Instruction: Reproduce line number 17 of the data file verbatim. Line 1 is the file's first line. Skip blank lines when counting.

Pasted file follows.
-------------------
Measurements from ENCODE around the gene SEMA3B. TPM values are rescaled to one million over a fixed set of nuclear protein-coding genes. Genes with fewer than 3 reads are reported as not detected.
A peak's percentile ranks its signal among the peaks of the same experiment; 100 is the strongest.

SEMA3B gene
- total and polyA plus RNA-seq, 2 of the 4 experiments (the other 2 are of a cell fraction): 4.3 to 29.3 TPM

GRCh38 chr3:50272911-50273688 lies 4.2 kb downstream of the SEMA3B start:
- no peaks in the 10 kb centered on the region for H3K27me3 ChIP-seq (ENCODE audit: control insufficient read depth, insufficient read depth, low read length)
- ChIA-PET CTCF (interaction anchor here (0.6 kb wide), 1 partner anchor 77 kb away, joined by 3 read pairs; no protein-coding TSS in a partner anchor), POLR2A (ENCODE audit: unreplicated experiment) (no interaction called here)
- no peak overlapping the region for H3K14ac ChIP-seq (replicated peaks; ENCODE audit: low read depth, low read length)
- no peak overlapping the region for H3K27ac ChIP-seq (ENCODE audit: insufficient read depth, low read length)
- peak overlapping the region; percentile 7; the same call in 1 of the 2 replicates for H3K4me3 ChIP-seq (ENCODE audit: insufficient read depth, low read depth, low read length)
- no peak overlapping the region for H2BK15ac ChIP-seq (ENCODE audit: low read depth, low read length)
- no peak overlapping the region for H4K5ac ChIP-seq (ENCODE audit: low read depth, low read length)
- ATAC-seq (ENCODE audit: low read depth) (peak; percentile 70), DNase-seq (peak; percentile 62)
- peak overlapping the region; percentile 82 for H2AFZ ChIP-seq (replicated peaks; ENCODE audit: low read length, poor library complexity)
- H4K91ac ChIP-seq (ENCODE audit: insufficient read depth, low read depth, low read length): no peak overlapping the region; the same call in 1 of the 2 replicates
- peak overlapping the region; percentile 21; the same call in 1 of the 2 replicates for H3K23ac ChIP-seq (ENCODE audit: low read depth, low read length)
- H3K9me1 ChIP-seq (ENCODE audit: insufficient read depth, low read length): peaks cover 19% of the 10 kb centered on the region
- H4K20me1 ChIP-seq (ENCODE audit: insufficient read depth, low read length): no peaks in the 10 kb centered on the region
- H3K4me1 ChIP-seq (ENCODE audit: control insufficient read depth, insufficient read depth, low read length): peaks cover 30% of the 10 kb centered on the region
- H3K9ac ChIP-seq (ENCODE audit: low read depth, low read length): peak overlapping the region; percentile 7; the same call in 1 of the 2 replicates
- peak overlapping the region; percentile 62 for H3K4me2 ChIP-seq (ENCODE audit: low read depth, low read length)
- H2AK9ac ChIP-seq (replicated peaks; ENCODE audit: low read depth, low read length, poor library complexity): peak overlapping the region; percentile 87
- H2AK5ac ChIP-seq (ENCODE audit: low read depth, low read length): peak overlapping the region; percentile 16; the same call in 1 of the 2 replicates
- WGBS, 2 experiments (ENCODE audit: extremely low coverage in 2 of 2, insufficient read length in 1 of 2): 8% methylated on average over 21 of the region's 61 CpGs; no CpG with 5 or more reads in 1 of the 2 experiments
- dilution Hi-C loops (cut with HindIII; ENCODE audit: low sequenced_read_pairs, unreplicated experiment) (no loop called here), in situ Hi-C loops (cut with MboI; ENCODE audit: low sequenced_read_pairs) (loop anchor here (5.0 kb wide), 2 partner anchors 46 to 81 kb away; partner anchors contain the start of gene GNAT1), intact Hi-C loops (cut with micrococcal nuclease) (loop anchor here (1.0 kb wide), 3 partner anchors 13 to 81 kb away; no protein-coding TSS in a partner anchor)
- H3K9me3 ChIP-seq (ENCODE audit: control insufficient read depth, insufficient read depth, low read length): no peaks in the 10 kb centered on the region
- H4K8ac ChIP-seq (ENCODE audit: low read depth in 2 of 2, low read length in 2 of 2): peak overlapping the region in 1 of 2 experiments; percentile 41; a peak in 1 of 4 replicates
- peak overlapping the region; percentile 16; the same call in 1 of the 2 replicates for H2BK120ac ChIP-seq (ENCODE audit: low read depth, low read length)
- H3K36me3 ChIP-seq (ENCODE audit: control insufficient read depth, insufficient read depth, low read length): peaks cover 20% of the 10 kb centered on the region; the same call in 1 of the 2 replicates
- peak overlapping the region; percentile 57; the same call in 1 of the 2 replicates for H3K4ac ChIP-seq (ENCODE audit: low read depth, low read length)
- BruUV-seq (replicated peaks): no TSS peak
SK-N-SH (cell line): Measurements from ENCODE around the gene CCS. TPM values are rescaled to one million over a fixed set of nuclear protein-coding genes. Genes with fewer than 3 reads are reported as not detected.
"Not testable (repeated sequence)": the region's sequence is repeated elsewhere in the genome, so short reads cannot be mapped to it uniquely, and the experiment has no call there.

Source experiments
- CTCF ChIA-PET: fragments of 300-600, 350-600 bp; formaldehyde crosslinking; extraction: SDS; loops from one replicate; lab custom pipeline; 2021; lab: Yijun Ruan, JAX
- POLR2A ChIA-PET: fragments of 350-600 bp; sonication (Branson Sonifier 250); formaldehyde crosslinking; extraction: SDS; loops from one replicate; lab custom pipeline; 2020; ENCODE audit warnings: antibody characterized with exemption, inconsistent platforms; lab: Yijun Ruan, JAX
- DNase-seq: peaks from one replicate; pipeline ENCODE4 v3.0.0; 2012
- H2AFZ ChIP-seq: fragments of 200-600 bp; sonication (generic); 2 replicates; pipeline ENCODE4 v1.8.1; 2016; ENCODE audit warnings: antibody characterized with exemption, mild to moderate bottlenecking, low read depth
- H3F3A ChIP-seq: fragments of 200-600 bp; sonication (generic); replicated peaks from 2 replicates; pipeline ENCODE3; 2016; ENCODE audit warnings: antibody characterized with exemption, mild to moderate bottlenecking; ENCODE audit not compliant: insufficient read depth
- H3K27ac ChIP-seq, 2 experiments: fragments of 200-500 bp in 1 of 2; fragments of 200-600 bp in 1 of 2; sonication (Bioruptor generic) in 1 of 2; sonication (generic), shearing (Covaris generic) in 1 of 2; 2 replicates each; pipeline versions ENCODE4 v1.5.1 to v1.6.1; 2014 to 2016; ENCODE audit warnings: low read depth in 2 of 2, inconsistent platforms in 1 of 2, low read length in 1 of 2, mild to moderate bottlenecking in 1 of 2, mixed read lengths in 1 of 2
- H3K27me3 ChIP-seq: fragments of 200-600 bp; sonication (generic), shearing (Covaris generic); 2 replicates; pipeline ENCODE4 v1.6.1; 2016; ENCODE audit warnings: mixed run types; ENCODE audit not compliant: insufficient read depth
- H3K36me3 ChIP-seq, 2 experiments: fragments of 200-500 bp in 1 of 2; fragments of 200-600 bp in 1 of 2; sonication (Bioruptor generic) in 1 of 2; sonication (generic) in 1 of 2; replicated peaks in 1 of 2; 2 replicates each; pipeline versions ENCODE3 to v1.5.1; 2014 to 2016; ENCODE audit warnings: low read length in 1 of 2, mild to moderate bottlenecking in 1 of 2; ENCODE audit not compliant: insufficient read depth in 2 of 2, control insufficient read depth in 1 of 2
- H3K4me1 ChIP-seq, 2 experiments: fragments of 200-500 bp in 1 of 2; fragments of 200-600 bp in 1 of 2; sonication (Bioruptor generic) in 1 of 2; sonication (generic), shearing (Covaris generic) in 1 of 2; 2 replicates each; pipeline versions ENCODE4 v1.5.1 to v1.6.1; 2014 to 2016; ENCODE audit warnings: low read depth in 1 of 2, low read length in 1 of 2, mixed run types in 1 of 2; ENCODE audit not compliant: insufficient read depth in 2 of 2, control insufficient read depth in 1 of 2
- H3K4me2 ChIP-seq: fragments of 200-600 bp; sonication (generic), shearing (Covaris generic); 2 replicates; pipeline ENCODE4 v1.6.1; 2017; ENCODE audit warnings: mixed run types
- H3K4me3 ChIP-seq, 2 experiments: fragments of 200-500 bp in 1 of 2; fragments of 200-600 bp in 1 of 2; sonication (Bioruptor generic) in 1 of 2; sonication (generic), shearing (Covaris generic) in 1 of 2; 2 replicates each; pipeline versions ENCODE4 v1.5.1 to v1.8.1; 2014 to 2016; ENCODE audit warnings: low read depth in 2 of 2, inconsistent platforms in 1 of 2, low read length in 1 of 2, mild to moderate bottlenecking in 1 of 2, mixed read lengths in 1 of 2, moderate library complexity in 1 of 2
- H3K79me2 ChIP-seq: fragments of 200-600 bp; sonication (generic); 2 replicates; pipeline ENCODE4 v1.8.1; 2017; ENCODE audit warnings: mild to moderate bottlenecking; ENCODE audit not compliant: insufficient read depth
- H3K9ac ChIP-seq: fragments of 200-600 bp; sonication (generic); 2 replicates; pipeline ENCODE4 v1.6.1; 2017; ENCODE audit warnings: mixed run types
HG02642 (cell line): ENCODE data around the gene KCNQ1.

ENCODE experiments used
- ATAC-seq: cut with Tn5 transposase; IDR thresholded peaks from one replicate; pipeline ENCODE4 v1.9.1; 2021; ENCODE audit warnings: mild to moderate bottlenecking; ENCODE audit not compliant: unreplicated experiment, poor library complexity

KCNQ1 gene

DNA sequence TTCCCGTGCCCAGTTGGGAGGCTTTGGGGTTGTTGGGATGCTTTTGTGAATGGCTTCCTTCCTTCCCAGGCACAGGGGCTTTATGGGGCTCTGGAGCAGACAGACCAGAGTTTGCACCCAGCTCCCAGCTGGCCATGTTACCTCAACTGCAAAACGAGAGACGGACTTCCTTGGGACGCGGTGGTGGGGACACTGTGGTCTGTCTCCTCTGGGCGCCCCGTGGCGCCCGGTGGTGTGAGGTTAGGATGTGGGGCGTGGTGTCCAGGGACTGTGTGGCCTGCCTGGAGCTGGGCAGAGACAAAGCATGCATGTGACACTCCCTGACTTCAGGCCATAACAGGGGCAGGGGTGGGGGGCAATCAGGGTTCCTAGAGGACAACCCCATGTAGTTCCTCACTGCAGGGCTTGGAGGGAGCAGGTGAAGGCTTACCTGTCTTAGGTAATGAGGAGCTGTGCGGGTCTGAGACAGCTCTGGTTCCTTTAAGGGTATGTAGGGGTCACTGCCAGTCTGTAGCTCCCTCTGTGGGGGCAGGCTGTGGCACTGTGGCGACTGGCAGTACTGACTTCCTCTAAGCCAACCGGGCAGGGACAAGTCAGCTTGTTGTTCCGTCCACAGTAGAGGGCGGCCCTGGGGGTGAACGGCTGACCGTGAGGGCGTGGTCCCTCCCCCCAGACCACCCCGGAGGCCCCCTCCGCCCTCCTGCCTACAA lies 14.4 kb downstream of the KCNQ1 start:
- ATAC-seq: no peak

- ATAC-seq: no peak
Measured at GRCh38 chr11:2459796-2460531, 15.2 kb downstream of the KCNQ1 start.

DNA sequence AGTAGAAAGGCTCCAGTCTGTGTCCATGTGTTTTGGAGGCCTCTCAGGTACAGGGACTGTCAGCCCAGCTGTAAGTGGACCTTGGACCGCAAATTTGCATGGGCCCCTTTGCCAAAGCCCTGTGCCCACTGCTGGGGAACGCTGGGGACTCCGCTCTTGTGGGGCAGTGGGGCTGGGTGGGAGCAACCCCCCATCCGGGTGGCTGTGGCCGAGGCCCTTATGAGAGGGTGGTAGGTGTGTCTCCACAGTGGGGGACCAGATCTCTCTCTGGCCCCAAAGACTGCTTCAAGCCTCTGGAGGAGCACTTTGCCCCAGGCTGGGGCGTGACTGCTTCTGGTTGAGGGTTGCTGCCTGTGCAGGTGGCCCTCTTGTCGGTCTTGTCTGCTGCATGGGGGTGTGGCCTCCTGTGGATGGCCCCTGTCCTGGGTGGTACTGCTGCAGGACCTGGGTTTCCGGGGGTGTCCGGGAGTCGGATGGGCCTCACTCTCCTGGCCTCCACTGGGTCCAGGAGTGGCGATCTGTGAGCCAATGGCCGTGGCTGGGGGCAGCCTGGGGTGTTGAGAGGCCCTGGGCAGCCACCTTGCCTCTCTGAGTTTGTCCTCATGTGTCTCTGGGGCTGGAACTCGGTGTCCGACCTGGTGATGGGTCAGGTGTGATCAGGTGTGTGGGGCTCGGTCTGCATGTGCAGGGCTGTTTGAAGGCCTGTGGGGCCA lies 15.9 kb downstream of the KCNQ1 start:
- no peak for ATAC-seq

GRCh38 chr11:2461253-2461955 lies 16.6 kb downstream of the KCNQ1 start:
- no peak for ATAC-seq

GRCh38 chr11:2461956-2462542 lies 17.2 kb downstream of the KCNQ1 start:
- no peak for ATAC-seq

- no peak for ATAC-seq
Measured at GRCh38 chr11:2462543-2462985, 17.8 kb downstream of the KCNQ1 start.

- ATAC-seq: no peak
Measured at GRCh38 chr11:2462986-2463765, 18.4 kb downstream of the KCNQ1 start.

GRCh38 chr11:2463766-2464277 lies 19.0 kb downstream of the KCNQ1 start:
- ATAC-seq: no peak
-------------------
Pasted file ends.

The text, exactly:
- H3K9me1 ChIP-seq (ENCODE audit: insufficient read depth, low read length): peaks cover 19% of the 10 kb centered on the region